APAC data centre capacity breaches 13,400MW in Q1
Mumbai stood out in the region with its capacity surpassing the 2,000MW mark.
According to the Q1 2023 Data Centre Report published by Knight Frank in partnership with DC Byte, the total data centre capacity across nine key Asia Pacific markets surpassed 13,400MW, with a 425MW increase since the start of the year - this includes live, under construction and phased power.
These markets include established ones such as Tokyo, Shanghai, Sydney, Singapore, and Hong Kong, as well as fast-growing tier 2 markets such as Mumbai, Seoul, Kuala Lumpur, and Bangkok.
Here’s more from Knight Frank:
The positive trajectory across APAC is a result of both established and hyper-growth data centre markets leveraging the momentum of the previous four quarters. Much of this growth was fuelled by market expansions recorded in Mumbai and new capacity announcements in Bangkok, Kuala Lumpur and Tokyo.
Mumbai emerged as the standout growth story of Q1 2023, with the market’s total capacity expansion surpassing the 2,000MW milestone. Supply movements have moderated compared to previous quarters, with over 40% of its current live capacity absorbed throughout 2022.
Bangkok also experienced impressive growth, surging by nearly 30% since the start of the year. Building on the strong absorption witnessed in 2022, market players are actively expanding their presence and increasing their share of the market. Multiple operators are pursuing capacity expansions across different locations in the city, capitalising on favourable market conditions. Similarly, Kuala Lumpur witnessed substantial growth, accounting for one-third of the total supply (250MW) added to the market in the past year.
Supply in Singapore remains highly constrained as the data centre operator market awaits the government's results of the ‘call for applications’ programme. On the demand side, Singapore and key markets like Tokyo, Sydney, Shanghai, and Hong Kong continue to exhibit robust activity, driven by leading cloud providers and financial institutions.
In Hong Kong, the total capacity was 989MW as of Q1 2023 and the top 5 operators account for 62% of market share. There was only a vacant supply of 60 MW, while another supply of 136 MW is under construction. There has been no new capacity added to the market since the end of 2022.
Fred Fitzalan Howard, Data Centre Lead APAC, Knight Frank said: “The data centre sector has witnessed a remarkable acceleration in recent years, driven by the exponential growth of internet usage across commerce, social media, entertainment, and cloud adoption. This surge has piqued the interest of a wide range of investors, including growth capital, buyout, real estate, and infrastructure investors. As data centres gain prominence as an asset class, investors are leveraging various strategies such as mergers and acquisitions (M&As), joint ventures, and land acquisitions to tap into this thriving sector. We anticipate notable trends including increased M&As and land acquisitions in emerging Tier 2 cities, a growing emphasis on data residency and sovereignty, persistent supply chain disruptions and delays, and a heightened focus on sustainability in data centre development. Recognising that data centres encompass more than just physical infrastructure; these projects require expertise in areas such as real estate and digital infrastructure."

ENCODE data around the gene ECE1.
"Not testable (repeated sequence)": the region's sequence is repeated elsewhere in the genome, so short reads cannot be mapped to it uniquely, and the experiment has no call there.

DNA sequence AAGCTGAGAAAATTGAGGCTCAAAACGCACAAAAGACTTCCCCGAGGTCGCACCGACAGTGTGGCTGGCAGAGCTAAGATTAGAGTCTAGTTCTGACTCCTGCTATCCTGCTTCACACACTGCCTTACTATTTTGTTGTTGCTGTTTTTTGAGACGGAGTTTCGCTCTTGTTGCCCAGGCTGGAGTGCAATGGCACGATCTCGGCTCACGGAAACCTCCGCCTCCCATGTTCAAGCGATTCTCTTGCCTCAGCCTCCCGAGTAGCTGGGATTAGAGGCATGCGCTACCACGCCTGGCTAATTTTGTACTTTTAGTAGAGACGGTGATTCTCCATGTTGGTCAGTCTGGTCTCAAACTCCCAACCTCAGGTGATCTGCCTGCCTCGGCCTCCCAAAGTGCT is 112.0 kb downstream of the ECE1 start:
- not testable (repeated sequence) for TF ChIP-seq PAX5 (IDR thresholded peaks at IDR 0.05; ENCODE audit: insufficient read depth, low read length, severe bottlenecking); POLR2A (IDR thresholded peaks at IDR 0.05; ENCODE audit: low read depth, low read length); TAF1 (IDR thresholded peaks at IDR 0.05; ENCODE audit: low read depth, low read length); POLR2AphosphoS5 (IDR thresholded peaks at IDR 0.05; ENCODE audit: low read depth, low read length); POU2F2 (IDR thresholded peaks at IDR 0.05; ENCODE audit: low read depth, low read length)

James Murphy, APAC Managing Director at DC Byte, added: "Despite well-documented barriers to data centre development in the more established markets across the region, significant capacity is still being added as demand for cloud services continues to be strong. In the past, this demand would have been contained to a few markets but we are increasingly seeing new cloud regions and availability zones being established in new markets which accounts for the significant growth in both supply and demand regionally."
Russell Lam, Executive Director of Capital Markets, Knight Frank said: "Stabilised data centers have become highly desirable assets in the private equity real estate market in recent years. Typically, they are tied to long leases with built-in inflation step-up and are operated by reputable colocation providers. These types of properties are particularly well-suited for investors pursuing core or core-plus investment strategies.